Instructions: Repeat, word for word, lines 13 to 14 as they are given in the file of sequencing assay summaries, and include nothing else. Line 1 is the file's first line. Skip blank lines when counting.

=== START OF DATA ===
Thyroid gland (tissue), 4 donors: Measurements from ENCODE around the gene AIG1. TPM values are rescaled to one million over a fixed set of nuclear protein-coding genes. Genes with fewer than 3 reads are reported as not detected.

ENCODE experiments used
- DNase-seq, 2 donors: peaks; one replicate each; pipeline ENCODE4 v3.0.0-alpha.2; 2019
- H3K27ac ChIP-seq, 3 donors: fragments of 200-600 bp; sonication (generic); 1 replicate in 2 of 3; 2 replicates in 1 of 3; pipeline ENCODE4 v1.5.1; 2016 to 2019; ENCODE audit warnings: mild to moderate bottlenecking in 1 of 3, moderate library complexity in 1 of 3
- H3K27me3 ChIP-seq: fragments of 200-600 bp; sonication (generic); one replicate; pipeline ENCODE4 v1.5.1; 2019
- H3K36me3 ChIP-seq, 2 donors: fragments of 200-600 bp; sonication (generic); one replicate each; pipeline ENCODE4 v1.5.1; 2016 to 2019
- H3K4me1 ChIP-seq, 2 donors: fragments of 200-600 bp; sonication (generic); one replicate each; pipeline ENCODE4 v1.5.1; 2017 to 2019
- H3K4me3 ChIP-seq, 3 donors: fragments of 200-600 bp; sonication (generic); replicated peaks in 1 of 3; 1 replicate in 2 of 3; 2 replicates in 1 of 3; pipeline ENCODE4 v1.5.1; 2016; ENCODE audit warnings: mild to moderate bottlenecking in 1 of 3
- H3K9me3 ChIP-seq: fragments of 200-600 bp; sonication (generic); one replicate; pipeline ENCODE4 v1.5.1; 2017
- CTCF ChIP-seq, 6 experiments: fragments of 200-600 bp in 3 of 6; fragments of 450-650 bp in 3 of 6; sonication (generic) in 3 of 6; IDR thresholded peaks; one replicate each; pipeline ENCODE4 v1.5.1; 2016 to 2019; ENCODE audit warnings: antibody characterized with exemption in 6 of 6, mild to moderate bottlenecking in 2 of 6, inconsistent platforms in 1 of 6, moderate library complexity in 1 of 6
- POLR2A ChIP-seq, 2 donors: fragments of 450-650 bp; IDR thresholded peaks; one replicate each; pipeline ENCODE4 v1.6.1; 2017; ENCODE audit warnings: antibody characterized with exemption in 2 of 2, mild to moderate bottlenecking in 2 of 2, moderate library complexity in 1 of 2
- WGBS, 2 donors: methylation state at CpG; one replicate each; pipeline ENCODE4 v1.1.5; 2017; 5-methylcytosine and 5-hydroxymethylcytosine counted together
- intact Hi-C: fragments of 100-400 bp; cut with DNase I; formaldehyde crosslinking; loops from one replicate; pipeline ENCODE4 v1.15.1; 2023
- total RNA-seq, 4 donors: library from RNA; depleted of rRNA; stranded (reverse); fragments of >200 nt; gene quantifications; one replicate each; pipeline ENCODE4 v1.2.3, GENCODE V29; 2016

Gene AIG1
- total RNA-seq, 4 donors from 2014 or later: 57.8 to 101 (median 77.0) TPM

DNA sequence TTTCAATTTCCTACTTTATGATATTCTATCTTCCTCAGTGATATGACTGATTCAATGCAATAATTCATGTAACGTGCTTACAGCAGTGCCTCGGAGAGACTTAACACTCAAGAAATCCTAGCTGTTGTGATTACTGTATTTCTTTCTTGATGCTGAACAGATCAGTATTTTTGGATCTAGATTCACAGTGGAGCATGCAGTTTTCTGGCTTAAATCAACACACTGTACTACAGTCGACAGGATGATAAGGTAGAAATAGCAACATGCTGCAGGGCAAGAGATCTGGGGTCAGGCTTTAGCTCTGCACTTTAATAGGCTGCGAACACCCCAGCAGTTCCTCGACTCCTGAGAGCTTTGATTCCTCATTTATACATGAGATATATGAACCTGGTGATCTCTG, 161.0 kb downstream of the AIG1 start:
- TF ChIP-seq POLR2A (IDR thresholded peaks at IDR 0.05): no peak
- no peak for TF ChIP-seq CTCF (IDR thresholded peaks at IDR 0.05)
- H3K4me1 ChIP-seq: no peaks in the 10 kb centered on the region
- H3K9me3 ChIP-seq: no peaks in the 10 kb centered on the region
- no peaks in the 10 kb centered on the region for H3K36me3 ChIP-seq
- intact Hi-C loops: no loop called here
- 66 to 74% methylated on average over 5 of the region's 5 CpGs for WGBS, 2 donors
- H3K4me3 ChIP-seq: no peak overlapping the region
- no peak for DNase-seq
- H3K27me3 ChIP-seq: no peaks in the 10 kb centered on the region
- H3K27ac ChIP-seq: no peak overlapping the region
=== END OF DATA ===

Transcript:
- intact Hi-C: fragments of 100-400 bp; cut with DNase I; formaldehyde crosslinking; loops from one replicate; pipeline ENCODE4 v1.15.1; 2023
- total RNA-seq, 4 donors: library from RNA; depleted of rRNA; stranded (reverse); fragments of >200 nt; gene quantifications; one replicate each; pipeline ENCODE4 v1.2.3, GENCODE V29; 2016